This morning tech blogs and social media lit up with users reacting to changes to Instagram’s privacy policies, which some users took to give the company permission to sell user’s photographs to advertisers. Instagram has taken notice and has issued a response reassuring users that it is not claiming rights to their photos.
“Instagram users own their content and Instagram does not claim any ownership rights over your photos. Nothing about this has changed,” wrote co-founder and CEO Kevin Systrom on the company’s blog.
Instagram, from the sounds of its blog post, expects to introduce something akin to Sponsored Posts like those on Facebook — in other words, the right to display on Instagram users’ photos for the purposes of advertising while still identifying them as belonging to a particular user.
“Our intention in updating the terms was to communicate that we’d like to experiment with innovative advertising that feels appropriate on Instagram. Instead it was interpreted by many that we were going to sell your photos to others without any compensation. This is not true,” Systrom said.
Systrom laid out an example of the kind of advertising with user photos it might support.
“Let’s say a business wanted to promote their account to gain more followers and Instagram was able to feature them in some way. In order to help make a more relevant and useful promotion, it would be helpful to see which of the people you follow also follow this business,” he said.
Perhaps misreading the new terms, many users had promised on Twitter to migrate to Flickr.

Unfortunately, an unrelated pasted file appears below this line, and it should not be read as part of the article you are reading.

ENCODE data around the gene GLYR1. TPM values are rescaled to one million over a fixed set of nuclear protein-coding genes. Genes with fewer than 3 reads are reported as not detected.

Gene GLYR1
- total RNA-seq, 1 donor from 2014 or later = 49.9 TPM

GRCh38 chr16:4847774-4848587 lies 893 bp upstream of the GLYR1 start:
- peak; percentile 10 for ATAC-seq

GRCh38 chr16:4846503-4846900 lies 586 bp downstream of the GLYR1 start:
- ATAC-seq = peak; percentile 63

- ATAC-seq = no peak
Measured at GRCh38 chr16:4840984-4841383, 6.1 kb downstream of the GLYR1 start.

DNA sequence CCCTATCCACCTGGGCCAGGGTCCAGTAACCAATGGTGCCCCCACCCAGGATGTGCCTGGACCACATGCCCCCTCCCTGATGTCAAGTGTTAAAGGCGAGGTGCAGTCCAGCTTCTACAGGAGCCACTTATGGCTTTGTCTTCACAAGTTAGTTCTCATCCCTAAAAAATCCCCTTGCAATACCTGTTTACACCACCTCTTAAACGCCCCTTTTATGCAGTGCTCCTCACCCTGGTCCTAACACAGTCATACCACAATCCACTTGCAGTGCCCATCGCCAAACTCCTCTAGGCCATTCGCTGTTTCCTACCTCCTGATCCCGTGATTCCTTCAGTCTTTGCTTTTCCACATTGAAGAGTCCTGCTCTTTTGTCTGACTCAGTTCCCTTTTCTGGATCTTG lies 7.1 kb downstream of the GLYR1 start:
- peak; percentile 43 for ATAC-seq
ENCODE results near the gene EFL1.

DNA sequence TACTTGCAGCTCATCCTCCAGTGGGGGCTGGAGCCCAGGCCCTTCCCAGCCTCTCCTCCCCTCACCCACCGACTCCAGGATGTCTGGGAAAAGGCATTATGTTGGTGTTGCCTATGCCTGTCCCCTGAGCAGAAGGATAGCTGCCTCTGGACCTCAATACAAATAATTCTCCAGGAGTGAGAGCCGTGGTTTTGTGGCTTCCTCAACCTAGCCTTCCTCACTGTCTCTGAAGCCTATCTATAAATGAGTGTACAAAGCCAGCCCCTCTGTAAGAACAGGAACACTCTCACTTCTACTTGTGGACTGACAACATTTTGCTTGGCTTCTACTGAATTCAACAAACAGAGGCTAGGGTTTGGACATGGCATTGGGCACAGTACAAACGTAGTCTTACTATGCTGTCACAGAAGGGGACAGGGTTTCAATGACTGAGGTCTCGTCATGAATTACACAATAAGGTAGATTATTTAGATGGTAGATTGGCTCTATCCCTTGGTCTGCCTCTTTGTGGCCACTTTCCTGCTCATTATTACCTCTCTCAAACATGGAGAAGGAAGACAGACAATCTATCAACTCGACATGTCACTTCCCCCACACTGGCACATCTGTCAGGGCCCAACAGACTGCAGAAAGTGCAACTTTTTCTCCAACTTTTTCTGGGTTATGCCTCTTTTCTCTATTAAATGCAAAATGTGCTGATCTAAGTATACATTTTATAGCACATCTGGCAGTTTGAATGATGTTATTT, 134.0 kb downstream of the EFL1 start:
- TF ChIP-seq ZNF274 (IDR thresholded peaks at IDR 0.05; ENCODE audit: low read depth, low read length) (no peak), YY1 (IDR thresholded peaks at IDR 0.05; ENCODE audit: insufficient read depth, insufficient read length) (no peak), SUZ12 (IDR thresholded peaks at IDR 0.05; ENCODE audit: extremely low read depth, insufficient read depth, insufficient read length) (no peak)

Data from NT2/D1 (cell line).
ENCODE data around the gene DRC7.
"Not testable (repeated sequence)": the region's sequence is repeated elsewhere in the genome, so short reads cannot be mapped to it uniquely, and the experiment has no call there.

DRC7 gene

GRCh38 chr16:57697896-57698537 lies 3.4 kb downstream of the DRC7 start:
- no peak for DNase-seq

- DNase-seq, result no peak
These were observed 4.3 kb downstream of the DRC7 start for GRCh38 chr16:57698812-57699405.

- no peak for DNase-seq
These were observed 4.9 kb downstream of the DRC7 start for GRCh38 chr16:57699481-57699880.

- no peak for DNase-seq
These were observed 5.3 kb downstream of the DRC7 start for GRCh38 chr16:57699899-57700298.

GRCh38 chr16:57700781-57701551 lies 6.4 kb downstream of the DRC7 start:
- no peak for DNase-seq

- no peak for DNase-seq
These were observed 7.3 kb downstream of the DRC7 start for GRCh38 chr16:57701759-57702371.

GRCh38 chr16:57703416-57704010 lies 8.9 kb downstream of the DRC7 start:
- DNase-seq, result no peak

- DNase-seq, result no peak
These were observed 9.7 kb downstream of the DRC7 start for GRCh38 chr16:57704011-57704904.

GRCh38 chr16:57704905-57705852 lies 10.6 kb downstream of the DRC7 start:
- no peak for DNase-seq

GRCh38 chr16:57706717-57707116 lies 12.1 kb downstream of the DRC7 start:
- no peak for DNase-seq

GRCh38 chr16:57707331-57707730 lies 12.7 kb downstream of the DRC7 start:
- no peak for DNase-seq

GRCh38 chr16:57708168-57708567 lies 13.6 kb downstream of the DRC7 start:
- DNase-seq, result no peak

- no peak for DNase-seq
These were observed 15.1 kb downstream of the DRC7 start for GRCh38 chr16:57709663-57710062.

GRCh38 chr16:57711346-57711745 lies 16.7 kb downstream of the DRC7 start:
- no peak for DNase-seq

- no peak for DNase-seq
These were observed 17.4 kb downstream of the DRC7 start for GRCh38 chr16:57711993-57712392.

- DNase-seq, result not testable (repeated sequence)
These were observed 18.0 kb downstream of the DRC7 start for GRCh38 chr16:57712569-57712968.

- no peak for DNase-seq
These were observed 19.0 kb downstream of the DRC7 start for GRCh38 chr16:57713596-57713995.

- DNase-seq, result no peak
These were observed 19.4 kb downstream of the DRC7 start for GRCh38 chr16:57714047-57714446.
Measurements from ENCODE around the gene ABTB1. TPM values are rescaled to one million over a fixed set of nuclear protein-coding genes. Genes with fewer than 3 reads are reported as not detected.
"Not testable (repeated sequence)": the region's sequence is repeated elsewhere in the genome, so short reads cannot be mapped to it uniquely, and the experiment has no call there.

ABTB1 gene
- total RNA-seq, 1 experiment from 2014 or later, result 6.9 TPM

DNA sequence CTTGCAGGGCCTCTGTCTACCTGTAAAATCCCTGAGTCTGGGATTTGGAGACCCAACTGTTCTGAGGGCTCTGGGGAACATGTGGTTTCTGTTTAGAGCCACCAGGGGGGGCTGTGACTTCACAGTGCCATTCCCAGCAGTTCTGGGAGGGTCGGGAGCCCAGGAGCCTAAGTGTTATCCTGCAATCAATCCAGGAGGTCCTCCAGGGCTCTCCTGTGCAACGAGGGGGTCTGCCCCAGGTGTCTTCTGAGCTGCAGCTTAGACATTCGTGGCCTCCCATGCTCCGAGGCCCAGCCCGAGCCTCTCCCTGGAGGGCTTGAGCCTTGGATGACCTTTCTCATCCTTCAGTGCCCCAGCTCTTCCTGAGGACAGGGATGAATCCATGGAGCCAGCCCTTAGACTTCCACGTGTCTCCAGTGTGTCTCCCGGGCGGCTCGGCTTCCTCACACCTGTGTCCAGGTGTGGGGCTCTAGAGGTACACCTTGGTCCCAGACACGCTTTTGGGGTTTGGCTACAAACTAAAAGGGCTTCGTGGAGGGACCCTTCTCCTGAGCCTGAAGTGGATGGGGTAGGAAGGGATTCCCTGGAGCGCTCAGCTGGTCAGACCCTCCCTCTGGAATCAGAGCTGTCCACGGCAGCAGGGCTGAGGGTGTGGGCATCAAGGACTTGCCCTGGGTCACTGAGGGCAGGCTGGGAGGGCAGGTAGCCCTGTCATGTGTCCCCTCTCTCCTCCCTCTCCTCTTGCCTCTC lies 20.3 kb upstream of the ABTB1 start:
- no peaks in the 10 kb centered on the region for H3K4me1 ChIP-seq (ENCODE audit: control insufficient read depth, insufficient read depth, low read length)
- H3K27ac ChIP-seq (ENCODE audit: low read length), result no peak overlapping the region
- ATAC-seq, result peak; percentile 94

“I guess the Instagram-to-Flickr diaspora is in full force, my phone seems to be lighting up with a notification every fifteen seconds,” tweeted Warren Ellis.
But Rory Cellan-Jones, a reporter at the BBC, tweeted that he had “just spotted that Flickr also advertises next to my photos. [I] don’t remember getting paid for that!”
For background, the offending passage of the new privacy terms reads:
To help us deliver interesting paid or sponsored content or promotions, you agree that a business or other entity may pay us to display your username, likeness, photos (along with any associated metadata), and/or actions you take, in connection with paid or sponsored content or promotions, without any compensation to you.
The previous terms stated that “Instagram may place such advertising and promotions on the Instagram Services or on, about, or in conjunction with your Content. The manner, mode and extent of such advertising and promotions are subject to change without specific notice to you.”
Update: National Geographic is still so concerned about the change in terms of service that it announced late Tuesday that it would stop posting photos to Instagram.